A research paper talked about the large-scale commercial illegal trade of orchids across the world is a problem that is a problem for Thailand orchids wholesale, one that is plaguing the world’s flower market, but one that is not dealt with properly.
Orchids are one of the world’s largest plant families. Officially, they see a lot of protection and conservation, and orchids see a lot of use, from ornamentation, to medicine. As a result of their myriad of uses, the global orchid trade sees a lot of activity, with most of it down with legal, greenhouse-grown specimens for safety and conservation.
However, as a result of the demand for orchids, there is also illegal trade of the plants happening, which, naturally, does not go through the necessary checks the legal trade has, which has recently come under notice from the world, driving concern for the state of orchids everywhere.
The paper, which was published by a research group formed by the IUCN Species Survival Commission’s Orchid Specialist Group, specifically, the group’s Office 1 of the Global Trade Programme, was published via the Botanical Journal of the Linnean Society.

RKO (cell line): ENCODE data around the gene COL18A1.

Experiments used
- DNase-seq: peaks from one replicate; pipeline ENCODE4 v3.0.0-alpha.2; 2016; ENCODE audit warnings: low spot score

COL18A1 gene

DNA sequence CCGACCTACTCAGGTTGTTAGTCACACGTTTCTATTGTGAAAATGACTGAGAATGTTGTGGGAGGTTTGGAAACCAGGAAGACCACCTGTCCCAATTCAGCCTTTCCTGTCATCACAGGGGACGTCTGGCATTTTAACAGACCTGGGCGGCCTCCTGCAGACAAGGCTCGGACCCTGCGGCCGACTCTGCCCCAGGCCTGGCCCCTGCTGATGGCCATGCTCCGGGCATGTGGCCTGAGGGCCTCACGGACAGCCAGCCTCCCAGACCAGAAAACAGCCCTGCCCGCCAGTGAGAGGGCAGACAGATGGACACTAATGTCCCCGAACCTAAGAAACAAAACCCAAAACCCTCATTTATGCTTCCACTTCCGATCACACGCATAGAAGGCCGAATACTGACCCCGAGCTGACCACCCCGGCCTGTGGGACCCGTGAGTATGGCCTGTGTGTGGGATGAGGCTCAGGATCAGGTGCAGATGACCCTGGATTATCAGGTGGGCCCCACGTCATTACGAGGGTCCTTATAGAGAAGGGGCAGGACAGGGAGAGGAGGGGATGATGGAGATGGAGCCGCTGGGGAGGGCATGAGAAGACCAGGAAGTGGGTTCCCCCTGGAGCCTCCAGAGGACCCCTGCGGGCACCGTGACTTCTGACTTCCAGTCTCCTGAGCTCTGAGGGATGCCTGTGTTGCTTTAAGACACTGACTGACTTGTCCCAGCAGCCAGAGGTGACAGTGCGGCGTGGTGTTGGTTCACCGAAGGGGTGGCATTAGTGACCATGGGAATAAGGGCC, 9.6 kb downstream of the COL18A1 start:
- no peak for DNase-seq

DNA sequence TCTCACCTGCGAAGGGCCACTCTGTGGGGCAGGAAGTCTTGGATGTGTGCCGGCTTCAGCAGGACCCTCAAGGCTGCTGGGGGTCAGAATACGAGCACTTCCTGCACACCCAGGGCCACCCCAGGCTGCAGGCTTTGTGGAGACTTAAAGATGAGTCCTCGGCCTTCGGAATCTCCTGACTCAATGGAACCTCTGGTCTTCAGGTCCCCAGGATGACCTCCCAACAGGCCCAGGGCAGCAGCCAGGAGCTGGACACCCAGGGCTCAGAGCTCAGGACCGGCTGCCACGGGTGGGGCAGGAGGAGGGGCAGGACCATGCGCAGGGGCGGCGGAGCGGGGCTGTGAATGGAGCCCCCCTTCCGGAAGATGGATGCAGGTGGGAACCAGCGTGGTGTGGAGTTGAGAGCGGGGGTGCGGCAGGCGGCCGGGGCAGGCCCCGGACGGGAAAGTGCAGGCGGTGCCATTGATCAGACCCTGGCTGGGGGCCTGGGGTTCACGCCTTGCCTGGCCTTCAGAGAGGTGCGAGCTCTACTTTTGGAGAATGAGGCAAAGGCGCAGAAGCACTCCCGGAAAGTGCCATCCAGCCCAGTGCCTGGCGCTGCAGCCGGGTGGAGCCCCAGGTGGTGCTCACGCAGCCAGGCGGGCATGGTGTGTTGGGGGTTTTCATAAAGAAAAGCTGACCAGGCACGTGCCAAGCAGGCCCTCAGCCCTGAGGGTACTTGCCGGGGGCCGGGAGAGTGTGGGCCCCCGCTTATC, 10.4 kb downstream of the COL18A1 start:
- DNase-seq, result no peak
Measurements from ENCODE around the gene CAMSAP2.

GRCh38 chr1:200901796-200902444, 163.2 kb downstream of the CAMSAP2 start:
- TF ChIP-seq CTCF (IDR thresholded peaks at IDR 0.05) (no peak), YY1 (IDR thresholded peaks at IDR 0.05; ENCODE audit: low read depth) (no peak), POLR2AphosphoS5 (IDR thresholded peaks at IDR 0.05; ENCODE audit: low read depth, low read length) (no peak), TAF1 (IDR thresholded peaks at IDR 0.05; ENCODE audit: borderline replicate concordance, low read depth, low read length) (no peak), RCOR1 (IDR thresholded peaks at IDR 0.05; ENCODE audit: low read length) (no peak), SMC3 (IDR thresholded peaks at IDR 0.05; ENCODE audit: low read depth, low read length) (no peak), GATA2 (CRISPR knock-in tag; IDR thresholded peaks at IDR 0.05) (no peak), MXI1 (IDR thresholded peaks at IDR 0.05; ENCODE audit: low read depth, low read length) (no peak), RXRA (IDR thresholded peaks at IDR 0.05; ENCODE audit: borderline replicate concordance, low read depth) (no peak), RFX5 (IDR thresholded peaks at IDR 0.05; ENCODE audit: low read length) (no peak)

The paper emphasized that a lot could and should be done to protect orchids from illegal, environmentally harmful and unsustainable trade, with Lancaster University’s Dr. Jacob Phelps saying that orchids see a lot of uses in the world, but illegal commercial trade goes unreported, and, consequently, unnoticed. Many people, he adds, erroneously think of orchids as only ornamental, but he states a fact that any Thailand orchids wholesale shop would know; that orchids are also used for food products, cosmetics and medicine.
According to Dr. Phelps the paper gives a view into the global orchid black market, which, naturally has effects on legitimate sales across the world, as well as the environmental and conservation issues that would be associated with such.
The review was taken and studied in the Convention on International Trade in Endangered Species of Wild Fauna and Flora (CITES), in Geneva back in late November, and the researchers asking governments to deal with the issues plaguing the orchid plant group.